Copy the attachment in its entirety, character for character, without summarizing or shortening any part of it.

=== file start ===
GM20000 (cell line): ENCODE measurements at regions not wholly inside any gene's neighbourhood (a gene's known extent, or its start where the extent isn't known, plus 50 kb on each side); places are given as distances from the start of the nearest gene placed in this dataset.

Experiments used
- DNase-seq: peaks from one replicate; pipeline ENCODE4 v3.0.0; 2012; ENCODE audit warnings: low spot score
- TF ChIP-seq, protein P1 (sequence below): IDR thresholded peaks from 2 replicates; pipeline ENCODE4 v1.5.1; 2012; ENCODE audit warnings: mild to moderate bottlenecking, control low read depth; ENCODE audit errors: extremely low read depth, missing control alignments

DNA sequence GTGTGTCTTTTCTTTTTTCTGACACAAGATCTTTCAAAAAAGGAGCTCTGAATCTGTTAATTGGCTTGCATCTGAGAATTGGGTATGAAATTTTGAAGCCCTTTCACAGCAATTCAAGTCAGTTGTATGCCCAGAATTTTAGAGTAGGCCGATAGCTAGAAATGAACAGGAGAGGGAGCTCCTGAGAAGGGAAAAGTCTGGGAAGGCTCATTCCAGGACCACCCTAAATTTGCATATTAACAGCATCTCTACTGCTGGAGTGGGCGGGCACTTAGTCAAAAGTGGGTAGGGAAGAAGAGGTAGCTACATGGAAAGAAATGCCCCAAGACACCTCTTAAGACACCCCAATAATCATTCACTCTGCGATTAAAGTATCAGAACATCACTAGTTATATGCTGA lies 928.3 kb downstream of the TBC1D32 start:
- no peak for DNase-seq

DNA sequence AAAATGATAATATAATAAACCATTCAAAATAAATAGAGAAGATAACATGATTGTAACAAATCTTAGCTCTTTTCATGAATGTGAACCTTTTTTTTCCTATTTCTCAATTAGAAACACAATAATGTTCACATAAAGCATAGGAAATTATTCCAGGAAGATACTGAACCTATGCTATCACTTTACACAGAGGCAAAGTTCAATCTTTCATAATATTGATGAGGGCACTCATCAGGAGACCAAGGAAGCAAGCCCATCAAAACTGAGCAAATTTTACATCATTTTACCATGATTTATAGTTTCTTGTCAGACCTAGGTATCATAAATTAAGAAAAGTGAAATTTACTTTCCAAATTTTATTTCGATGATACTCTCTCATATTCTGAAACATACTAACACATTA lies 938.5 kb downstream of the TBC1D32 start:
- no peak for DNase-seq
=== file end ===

GM20000 (cell line): ENCODE measurements at regions not wholly inside any gene's neighbourhood (a gene's known extent, or its start where the extent isn't known, plus 50 kb on each side); places are given as distances from the start of the nearest gene placed in this dataset.

Experiments used
- DNase-seq: peaks from one replicate; pipeline ENCODE4 v3.0.0; 2012; ENCODE audit warnings: low spot score
- TF ChIP-seq, protein P1 (sequence below): IDR thresholded peaks from 2 replicates; pipeline ENCODE4 v1.5.1; 2012; ENCODE audit warnings: mild to moderate bottlenecking, control low read depth; ENCODE audit errors: extremely low read depth, missing control alignments

DNA sequence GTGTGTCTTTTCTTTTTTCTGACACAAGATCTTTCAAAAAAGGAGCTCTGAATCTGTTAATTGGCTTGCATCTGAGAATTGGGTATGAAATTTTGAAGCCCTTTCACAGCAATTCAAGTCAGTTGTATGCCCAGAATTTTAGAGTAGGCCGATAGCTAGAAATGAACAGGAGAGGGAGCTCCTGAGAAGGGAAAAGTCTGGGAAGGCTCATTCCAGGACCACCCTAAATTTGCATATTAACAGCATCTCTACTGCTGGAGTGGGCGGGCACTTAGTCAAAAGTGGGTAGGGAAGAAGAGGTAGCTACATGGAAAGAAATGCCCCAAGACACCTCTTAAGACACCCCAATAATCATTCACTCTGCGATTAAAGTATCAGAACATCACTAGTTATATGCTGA lies 928.3 kb downstream of the TBC1D32 start:
- no peak for DNase-seq

DNA sequence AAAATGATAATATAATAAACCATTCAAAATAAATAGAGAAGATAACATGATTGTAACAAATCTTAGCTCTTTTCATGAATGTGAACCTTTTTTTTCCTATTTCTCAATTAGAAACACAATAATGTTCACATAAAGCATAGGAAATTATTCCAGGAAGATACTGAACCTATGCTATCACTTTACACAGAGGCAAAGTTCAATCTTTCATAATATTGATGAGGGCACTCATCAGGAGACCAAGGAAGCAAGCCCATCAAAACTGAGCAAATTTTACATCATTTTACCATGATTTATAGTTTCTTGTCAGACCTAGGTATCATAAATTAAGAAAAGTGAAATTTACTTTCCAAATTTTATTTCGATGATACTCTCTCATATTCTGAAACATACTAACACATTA lies 938.5 kb downstream of the TBC1D32 start:
- no peak for DNase-seq